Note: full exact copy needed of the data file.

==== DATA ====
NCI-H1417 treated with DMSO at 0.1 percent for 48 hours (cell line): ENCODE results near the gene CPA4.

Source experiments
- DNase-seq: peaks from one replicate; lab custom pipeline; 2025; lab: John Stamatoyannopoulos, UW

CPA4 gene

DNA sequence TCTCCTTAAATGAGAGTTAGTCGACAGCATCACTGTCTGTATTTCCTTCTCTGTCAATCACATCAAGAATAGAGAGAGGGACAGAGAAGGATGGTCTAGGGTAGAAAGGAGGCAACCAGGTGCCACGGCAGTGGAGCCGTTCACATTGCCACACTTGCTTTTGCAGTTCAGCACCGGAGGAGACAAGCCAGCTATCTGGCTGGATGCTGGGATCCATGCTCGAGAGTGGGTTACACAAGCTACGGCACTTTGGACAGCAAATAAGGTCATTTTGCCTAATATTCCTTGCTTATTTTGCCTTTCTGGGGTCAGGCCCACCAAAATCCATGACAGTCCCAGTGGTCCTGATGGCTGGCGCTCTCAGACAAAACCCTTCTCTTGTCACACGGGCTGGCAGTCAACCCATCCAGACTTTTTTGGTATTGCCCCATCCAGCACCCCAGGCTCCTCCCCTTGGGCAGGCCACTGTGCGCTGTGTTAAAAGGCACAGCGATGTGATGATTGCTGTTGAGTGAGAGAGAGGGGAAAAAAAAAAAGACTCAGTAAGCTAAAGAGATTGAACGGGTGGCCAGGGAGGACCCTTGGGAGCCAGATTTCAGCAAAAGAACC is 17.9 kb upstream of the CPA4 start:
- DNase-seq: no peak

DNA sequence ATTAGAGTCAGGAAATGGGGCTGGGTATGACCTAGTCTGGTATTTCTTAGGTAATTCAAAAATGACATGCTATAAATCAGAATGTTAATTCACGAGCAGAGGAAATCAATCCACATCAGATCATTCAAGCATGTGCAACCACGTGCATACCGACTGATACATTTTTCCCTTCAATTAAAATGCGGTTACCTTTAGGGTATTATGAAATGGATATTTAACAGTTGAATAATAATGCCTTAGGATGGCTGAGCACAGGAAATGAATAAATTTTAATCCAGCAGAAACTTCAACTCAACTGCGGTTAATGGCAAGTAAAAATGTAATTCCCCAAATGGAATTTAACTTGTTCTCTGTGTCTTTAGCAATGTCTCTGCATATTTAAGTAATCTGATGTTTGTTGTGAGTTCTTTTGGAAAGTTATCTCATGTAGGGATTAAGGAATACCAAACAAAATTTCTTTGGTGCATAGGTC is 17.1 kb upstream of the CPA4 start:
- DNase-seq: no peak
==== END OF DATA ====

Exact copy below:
NCI-H1417 treated with DMSO at 0.1 percent for 48 hours (cell line): ENCODE results near the gene CPA4.

Source experiments
- DNase-seq: peaks from one replicate; lab custom pipeline; 2025; lab: John Stamatoyannopoulos, UW

CPA4 gene

DNA sequence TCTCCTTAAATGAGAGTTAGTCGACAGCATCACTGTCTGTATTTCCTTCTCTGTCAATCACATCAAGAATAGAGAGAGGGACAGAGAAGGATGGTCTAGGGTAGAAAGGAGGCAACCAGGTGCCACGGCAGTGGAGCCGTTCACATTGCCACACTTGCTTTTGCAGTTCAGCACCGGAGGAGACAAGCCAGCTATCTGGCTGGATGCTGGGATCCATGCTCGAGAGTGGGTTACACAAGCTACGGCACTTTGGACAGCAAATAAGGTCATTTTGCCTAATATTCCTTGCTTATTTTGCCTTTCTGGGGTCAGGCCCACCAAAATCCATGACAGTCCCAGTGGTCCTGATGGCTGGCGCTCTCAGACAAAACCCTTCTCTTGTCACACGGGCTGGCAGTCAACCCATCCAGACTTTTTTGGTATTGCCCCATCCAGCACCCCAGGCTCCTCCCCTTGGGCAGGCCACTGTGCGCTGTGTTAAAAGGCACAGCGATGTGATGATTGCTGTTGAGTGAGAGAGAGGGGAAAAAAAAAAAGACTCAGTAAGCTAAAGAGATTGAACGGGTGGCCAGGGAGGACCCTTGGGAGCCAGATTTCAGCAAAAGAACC is 17.9 kb upstream of the CPA4 start:
- DNase-seq: no peak

DNA sequence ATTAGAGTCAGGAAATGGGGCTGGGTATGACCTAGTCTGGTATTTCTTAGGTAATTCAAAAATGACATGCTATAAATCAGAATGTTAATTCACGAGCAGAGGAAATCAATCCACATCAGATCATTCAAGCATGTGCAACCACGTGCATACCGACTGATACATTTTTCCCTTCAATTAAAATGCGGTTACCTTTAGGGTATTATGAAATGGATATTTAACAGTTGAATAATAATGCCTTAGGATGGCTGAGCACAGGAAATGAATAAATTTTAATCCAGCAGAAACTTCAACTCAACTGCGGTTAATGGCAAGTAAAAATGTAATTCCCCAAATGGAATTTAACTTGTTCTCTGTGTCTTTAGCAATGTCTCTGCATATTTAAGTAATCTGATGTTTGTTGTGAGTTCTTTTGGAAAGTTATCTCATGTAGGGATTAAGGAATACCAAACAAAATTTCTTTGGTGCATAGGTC is 17.1 kb upstream of the CPA4 start:
- DNase-seq: no peak